All thermally heated evaporators will lose a considerable amount of waste heat as a normal consequence of operation. Whether a single effect direct steam heated design, or a multiple effect with Thermal Vapor Recompression design, there is no avoiding the fact that all of these designs will generate waste heat.
This waste heat is in the form of saturated water vapor that is released from the evaporator, usually from the final effect and at the lowest temperature. For most typical dairy evaporators, this temperature will be 110ºF, or higher. For a single effect design operating at 150ºF product boiling temperature, the waste vapor will discharge at ~150ºF.
The higher the system capacity, the greater the quantity of waste heat being lost.
Example 1: An evaporator concentrating 100,000 PPH of 9.0% TS skim milk to 50% TS will evaporate 82,000 PPH of water. If this were a 6-Effect TVR design, the amount of waste vapor flow can be ~8,200 PPH, which would be exhausted to a condenser at 110ºF. While this evaporator is quite efficient removing 10 lb. water/1 lb. steam, the waste heat is nevertheless substantial at ~8 MM BTU/hr. This is typically transferred to cooling water and then to the ambient air via an evaporative cooling tower, i.e. wasted to the atmosphere.
Example 2: A much smaller evaporator concentrating 45,000 PPH of 36% TS skim milk to 50% TS will evaporate 12,600 PPH of water. If this were a 1-Effect TVR design, the amount of waste vapor flow can also be ~8,200 PPH, which would typically be exhausted to a condenser at 140ºF. Same as with Example 1, this amount of heat is wasted to the atmosphere.
For either case, some of this energy can be recovered. A separate heat exchanger can be used to condense some of this water vapor while heating a colder medium. We can refer to this as a waste heat recovery unit (WHRU). The colder medium could be a cold feed to the evaporator, or perhaps cold water that will be stored and used later for CIP.
Interestingly, a novel condenser design is possible that incorporates the WHRU in the same shell, achieving a very cost effective and space efficient design. Both the condenser and WHRU consist of shell-and-tube units, where the WHRU is configured to preferentially condense the waste vapor before the surplus can be condensed in the main condenser section. The WHRU can handle either a sanitary medium or a non-sanitary medium, as circumstances require.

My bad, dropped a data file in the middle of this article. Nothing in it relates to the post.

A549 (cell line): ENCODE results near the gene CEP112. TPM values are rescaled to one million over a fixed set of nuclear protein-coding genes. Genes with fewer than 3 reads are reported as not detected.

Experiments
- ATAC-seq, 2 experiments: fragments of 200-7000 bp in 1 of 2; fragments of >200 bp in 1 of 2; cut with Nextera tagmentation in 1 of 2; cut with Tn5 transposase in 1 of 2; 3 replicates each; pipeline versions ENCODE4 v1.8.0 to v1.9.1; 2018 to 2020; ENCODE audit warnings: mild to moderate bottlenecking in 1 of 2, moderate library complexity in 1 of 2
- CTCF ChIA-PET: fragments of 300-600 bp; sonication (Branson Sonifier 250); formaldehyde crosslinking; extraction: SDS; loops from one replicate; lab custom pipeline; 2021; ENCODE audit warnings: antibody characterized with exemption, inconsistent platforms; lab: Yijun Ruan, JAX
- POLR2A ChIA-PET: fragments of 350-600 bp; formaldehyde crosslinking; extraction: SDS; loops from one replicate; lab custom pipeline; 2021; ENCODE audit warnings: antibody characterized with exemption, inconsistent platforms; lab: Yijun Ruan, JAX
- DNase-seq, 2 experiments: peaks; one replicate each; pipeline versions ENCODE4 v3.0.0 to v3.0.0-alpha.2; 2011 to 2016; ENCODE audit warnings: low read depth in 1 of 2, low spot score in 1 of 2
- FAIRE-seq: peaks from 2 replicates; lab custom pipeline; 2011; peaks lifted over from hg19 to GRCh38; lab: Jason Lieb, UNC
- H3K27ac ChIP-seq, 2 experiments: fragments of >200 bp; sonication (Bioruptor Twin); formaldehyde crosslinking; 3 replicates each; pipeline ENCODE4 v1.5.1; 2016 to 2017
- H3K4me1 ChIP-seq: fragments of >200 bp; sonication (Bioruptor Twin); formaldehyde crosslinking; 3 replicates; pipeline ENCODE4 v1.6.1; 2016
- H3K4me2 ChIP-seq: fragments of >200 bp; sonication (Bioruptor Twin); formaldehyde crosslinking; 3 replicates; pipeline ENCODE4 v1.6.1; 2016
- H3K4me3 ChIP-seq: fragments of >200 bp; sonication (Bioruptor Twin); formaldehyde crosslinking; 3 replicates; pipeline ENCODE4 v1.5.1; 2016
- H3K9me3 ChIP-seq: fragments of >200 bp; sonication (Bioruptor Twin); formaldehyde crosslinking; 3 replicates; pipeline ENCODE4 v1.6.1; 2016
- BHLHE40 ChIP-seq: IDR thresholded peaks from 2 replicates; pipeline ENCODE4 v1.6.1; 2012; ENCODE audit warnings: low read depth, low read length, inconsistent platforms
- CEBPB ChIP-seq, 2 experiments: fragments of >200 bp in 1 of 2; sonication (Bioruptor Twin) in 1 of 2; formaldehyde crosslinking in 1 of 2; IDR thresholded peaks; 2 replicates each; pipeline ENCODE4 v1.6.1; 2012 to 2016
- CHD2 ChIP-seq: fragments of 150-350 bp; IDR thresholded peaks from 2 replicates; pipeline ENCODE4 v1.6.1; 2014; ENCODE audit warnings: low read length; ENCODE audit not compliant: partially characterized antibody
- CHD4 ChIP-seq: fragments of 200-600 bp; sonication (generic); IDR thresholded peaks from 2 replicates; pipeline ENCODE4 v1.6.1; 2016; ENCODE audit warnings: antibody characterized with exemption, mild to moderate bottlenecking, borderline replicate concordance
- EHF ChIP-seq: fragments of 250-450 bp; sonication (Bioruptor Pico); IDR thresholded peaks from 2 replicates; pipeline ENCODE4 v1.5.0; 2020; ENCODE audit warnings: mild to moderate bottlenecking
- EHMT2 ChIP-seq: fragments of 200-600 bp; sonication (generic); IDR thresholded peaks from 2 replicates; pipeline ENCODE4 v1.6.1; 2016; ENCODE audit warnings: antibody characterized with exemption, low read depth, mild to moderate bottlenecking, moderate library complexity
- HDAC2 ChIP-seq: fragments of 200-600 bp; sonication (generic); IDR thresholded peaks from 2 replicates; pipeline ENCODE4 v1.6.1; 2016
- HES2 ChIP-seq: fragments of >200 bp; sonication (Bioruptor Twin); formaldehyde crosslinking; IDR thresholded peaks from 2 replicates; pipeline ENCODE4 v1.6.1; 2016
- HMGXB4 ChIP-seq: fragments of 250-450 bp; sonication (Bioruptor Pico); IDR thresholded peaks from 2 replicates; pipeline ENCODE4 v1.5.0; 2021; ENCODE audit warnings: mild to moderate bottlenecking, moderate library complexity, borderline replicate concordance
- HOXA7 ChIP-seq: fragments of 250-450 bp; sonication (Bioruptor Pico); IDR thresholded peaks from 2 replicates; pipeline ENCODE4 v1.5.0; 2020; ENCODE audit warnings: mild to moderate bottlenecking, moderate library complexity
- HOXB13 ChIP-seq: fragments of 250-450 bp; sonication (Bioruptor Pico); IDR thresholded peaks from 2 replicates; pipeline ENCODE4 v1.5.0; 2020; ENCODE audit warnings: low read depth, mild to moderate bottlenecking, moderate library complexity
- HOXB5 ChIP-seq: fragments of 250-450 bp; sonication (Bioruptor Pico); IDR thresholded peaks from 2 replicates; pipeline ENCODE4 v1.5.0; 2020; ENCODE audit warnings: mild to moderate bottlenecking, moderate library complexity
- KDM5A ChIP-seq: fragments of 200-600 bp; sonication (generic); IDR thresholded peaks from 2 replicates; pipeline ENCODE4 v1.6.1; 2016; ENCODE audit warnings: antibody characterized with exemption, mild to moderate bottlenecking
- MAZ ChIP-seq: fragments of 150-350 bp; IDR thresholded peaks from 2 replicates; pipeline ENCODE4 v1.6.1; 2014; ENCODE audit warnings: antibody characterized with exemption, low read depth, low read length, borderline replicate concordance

What is the benefit of such a novel condenser? Simple, free energy is recovered to the extent practical by transferring this heat to a useful product stream, lowering the net operating cost of the process. Simultaneously, the operating cost of the cooling tower is reduced since less waste heat transfer to the atmosphere is needed. This can be a valuable tool for de-bottlenecking a cooling tower as a secondary benefit. The novel integrated design also lowers the net capital cost.
For Example 2 above, if we consider that the feed to this evaporator is cold shipping condensed at 40ºF, it would be theoretically possible to heat this stream to 135ºF in the WHRU, assuming we can condense sufficient waste vapor at 140ºF. The quantity of waste vapor needed is 3,750 PPH. This represents 46% of the available waste heat, so 46% of the waste heat (3.75 MM BTU/hr.) can be recovered.
If you think that your evaporator system may be a candidate for significant waste heat recovery using this novel condenser design, please give us a call for an evaluation.
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